Rare 3,800-year-old passageway and vault found in northern Israel

A rare and surprisingly well-preserved structure dating back to the Middle Bronze Age some 3,800 years ago was unearthed over the summer at the archaeological site of Tel Shimron, in the Jezreel Valley in northern Israel.

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Archaeologists excavated a corbelled passageway and a large vault built of thousands of unfired mud bricks, the first example of corbelled architecture found in Israel.

Corbelling, sometimes referred to as a “false arch,” is an ancient technique in which bricks are stacked progressively inward to create a vaulted ceiling, and was common in ancient Mesopotamia, but had not previously been found in the southern Levant. Vessels and other artifacts were also found at the site.

In ancient times, Shimron was a major city on the trade route through the area, but although Tel Shimron was known to be an important archaeological site, systematic excavations only began there in 2016. They have continued seasonally since.

The excavations are being co-directed by archaeologists Dr. Mario Martin and Dr. Daniel Master on behalf of the Institute of Archaeology at Tel Aviv University and Wheaton College, Illinois, working with experts from Israel, the United States, and Europe.

Mario Martin, co-director, Tel Shimron excavations, at the site in Northern Israel. (credit: EYECON)

Master, who recently completed 25 years of excavations in the southern Israeli city of Ashkelon, told The Media Line that it would be interesting to compare the two sites, which both date from the same period but are geographically different, with Tel Shimron being in the north and inland while Ashkelon is in the south and coastal.

Only about 500 square meters (5,380 square feet) of Tel Shimron have been uncovered thus far, but it is estimated that the complex’s total size is a massive 200,000 square meters (49 acres), nearly double the size of the much more famous archaeological site at nearby Megiddo. The whole structure was artificially elevated by more than 4 meters (13 feet).

Excavations at Tel Shimron

Martin told The Media Line that the discoveries date to a time when Shimron was at its largest, “an era of intense urbanization in the region, as well as the development of city-states and the emergence of the Canaanite culture.”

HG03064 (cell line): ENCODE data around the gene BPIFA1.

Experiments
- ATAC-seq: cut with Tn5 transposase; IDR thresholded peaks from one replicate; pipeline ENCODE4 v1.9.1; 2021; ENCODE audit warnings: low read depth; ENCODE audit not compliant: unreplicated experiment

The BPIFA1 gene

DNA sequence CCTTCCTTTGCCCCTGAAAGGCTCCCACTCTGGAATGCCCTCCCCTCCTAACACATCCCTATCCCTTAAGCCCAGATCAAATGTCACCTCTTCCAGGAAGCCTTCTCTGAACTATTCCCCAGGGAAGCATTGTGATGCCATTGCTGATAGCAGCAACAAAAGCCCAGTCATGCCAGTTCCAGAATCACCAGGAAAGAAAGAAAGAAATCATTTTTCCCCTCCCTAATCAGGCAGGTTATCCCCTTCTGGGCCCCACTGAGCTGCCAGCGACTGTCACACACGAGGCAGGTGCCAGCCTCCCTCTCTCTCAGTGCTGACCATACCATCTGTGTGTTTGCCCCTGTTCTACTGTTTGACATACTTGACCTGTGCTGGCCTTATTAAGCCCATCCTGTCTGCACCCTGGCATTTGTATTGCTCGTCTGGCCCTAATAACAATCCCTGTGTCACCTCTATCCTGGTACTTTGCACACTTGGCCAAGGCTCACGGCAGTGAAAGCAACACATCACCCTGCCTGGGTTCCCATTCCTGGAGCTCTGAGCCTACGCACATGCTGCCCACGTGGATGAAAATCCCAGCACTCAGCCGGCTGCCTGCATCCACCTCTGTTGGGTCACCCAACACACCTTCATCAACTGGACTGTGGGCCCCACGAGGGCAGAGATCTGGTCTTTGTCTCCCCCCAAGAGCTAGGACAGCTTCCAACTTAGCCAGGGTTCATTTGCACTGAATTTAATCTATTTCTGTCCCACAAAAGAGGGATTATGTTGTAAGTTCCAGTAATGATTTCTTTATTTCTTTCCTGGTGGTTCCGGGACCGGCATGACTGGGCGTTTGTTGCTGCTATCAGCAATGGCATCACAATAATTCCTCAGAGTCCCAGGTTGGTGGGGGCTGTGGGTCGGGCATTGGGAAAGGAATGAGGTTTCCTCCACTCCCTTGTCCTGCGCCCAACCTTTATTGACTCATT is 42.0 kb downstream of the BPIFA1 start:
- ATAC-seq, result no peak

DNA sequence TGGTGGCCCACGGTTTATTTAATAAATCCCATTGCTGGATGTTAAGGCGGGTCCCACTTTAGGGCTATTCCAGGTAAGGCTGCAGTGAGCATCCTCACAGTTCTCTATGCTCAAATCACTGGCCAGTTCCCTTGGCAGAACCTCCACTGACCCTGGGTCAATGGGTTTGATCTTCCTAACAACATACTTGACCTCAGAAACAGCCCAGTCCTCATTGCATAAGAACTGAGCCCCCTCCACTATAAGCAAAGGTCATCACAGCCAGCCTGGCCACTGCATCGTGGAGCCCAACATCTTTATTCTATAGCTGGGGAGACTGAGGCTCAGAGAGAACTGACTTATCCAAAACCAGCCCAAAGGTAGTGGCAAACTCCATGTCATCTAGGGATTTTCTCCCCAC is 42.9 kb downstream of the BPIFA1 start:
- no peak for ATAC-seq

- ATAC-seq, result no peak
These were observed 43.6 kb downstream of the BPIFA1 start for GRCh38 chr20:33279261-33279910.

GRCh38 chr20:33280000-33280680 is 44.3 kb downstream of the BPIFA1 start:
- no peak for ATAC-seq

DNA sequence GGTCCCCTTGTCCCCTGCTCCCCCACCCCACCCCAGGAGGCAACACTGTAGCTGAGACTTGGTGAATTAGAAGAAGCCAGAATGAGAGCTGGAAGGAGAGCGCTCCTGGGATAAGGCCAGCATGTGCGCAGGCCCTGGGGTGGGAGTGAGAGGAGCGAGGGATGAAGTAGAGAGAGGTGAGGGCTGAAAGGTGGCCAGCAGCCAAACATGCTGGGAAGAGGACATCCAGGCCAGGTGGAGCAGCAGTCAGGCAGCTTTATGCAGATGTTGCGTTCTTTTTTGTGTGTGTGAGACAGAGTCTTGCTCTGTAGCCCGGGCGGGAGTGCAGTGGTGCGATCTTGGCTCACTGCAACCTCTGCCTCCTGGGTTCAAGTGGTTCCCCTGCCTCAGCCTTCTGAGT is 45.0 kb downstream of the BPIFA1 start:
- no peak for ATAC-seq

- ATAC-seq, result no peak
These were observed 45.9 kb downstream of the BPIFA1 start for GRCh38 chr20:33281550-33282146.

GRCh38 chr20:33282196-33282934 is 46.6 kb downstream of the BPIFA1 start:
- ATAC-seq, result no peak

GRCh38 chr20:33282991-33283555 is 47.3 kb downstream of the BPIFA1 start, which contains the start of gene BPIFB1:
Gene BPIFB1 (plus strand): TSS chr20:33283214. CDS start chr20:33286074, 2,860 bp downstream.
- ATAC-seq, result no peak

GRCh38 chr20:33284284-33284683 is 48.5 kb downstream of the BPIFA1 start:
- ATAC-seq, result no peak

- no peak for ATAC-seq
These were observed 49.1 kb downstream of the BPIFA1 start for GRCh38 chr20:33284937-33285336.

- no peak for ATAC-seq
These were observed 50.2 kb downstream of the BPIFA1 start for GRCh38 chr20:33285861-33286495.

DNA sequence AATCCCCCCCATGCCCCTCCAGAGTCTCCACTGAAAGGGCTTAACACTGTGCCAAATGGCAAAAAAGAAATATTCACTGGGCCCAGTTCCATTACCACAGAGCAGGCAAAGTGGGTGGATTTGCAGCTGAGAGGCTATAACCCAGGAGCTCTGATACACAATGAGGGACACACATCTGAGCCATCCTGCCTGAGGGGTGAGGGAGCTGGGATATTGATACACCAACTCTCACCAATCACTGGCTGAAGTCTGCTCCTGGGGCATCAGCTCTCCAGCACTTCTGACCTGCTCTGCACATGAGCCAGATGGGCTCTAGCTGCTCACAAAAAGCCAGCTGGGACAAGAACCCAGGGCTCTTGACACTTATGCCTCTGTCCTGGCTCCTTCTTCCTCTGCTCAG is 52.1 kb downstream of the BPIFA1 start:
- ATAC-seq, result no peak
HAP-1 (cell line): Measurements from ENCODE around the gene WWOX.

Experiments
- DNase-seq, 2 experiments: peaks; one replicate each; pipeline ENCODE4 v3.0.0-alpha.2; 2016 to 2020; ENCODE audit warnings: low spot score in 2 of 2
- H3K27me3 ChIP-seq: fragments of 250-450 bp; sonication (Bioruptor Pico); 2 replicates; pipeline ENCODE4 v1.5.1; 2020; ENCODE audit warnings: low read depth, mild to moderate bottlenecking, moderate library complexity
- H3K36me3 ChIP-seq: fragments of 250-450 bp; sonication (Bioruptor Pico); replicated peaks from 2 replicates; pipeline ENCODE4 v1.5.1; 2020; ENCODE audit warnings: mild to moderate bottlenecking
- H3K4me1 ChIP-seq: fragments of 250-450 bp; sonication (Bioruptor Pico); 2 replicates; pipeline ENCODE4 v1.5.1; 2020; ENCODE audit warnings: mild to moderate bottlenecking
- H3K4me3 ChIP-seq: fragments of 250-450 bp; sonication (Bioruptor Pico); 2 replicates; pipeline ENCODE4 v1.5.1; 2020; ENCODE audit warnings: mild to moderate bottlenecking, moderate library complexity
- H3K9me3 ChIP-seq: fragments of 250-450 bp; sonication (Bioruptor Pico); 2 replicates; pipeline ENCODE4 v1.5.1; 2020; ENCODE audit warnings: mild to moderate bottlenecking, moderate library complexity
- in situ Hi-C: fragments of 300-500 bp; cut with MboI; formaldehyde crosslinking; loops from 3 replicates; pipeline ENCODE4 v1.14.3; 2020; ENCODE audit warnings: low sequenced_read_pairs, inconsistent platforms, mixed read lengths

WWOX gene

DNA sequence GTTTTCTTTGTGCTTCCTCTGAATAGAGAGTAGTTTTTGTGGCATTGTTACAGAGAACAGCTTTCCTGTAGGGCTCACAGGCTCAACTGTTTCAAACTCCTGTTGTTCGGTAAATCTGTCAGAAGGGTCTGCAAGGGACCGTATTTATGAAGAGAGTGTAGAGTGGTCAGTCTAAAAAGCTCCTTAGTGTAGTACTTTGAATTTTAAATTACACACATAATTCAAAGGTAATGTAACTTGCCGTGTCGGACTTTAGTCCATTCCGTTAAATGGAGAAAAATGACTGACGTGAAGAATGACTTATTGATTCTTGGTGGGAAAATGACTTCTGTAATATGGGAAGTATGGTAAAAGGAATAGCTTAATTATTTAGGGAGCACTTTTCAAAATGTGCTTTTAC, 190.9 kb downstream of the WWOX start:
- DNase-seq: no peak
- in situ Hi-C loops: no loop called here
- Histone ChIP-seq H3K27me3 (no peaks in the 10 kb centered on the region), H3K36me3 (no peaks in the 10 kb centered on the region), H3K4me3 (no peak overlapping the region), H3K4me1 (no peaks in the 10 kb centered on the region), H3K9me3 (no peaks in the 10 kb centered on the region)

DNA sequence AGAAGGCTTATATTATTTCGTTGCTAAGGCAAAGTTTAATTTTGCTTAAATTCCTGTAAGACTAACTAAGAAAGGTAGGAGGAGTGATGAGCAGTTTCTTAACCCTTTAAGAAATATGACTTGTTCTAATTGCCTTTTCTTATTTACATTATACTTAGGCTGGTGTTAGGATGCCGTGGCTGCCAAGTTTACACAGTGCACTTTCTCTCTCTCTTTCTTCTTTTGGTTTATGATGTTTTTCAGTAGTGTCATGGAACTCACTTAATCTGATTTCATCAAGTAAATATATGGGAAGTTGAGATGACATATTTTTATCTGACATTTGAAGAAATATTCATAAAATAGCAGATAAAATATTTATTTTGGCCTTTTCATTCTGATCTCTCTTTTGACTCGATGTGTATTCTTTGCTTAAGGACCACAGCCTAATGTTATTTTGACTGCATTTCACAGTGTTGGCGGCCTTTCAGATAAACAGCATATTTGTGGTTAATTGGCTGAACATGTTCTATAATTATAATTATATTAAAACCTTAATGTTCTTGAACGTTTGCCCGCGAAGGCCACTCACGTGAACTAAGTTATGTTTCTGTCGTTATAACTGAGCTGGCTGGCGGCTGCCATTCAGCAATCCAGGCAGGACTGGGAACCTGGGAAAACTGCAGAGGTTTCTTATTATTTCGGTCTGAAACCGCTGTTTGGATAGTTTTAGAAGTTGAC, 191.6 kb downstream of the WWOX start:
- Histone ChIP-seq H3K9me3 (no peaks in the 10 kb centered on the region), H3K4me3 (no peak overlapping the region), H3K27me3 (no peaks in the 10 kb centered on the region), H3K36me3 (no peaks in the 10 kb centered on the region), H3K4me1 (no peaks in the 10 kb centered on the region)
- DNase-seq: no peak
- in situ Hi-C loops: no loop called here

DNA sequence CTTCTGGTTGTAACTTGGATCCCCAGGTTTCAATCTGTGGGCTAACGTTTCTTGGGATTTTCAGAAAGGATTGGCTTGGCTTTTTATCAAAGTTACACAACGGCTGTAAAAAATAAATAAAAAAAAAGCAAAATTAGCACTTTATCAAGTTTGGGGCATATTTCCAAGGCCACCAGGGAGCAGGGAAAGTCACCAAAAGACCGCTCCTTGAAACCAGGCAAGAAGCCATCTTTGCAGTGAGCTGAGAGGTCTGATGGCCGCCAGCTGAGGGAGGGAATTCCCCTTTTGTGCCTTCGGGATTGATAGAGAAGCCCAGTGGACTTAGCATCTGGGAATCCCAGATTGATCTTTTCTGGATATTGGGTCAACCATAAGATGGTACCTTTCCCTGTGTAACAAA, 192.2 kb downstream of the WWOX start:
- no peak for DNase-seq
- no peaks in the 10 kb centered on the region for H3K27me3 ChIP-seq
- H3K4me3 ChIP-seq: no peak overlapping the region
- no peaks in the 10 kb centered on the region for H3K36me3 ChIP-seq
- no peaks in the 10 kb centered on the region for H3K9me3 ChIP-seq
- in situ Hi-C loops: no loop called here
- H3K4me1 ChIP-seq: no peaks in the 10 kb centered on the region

The researchers said that the site was first mentioned in ancient Egyptian texts around 2000 BCE. Shimron is also mentioned in the Hebrew Bible.

“In the Middle Bronze Age, one of the things we see is the power, the monumentality, and the way in which Shimron was able to dominate [the local] trade route uniquely. It was never as powerful as it was in this period,” Master said.

Daniel Master, co-director, Tel Shimron excavations, Jezreel Valley, Israel. (credit: EYECON)

He said the site was an international hub, with pottery from Crete, Syria, and other locations from around the Mediterranean discovered there.

“[This] highlights the power and reach of the site during this period,” he said.

Excavations at Tel Shimron began on the southern side of the acropolis, where a tower complex consisting of some 9,000 mud bricks was unearthed. Inside the tower, a 1-meter-wide passageway with walls about 5 meters (16 feet) high was then uncovered.

At the entrance to the passageway, researchers found a fully intact “Nahariya Bowl,” a vessel with seven cups that was used for cultic offerings and ceremonies. This vessel helped to date the structure to the Middle Bronze Age.

The corbelled vault was found at the end of the passage. From it, a tunnel leads down that continues for a further 2 meters before being blocked by large stones. Removing the stones would risk collapse and danger to the excavation teams and they have been left in place.

“The Tel Shimron passageway with a corbelled vault fills an important gap in the history of architecture in this region,” Master said in the press release announcing the find.

“The vault is an ancestor to the mud brick radial arch in the gate at Tel Dan and is an extraordinary example of Mesopotamian mud brick technology,” he said.

Both the passage and the vault are made of unfired mud bricks, the first such discovery in the Southern Levant region. The researchers said that unfired mud brick structures almost never survive the test of time, making the find particularly exciting.

“It’s not like the Romans or Mesopotamians, who fired their bricks,” Martin told The Media Line. “[With mud brick] you just take mud, you dry it in the sun, and that’s your building material.”

He said it was most impressive that these simple mud bricks not only held together in such a massive passageway and vaulted structure but that they were so well preserved.

The level of preservation suggests that whoever built the passageway only used it for a short time before reburying it. The backfilling prevented deterioration or water damage.

With the exposed mud brick structures being extremely fragile and liable to collapse if left in the elements, the researchers have backfilled the site again.

In the next excavation season, they intend to resume digging the blocked passageway from the other end, predicting that they will find one of two structures usually found at the top of cities like this: a temple district, or the royal palace.

“They’re normally built together as kind of one unit,” Martin said.

In addition to preserving the site between excavation seasons, the backfilling will also protect the ancient city from looters, and the public from being injured.

Martin said it would be fairly easy to dig the site up again at a later date.

“There’s definitely a Part Two to this story,” Master said.





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